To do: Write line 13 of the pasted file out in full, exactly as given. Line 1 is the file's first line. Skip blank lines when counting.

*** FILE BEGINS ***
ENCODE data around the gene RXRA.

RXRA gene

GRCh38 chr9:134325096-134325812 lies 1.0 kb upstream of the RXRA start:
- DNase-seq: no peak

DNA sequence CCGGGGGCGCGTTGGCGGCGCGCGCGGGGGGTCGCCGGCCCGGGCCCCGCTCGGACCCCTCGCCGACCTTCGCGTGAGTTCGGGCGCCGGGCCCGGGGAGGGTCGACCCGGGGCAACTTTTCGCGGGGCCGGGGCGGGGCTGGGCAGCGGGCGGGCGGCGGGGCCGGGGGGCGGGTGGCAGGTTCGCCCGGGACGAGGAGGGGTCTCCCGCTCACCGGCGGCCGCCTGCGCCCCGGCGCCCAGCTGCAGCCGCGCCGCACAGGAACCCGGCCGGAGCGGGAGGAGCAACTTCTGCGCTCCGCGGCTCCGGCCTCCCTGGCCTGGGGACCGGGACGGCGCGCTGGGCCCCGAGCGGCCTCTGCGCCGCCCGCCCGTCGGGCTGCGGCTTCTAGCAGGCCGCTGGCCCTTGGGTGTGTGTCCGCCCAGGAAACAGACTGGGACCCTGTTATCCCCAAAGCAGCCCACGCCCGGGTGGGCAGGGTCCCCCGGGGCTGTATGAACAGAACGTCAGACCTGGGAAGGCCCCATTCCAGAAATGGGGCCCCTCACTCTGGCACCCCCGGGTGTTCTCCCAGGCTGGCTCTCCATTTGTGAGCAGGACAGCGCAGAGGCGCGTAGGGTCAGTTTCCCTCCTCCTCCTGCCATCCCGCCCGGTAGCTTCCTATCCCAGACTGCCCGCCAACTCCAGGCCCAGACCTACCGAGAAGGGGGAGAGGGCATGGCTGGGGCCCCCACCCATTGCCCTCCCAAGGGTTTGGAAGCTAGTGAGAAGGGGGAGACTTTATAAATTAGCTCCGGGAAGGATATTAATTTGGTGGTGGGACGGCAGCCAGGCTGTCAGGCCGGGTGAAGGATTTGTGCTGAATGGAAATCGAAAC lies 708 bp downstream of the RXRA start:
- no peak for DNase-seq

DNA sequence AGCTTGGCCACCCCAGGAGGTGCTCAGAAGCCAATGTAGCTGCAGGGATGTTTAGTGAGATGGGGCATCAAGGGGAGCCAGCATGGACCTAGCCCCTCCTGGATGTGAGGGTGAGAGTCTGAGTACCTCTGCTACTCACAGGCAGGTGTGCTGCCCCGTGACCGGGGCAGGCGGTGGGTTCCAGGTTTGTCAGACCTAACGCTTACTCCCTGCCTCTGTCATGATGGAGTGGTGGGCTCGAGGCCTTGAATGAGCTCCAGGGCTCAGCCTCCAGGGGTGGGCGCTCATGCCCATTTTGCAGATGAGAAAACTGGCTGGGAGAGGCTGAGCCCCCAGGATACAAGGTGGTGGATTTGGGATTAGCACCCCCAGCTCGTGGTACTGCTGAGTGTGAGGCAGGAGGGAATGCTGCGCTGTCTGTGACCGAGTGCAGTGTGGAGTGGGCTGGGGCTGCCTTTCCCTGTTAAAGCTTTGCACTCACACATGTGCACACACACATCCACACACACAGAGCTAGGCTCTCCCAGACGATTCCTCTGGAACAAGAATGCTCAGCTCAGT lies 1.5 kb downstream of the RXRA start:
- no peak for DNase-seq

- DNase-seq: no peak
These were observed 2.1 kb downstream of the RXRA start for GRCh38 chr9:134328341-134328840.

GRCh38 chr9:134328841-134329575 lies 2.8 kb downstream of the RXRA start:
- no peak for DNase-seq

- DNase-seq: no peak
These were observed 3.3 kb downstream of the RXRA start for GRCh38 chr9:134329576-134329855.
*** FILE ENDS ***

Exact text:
- DNase-seq: no peak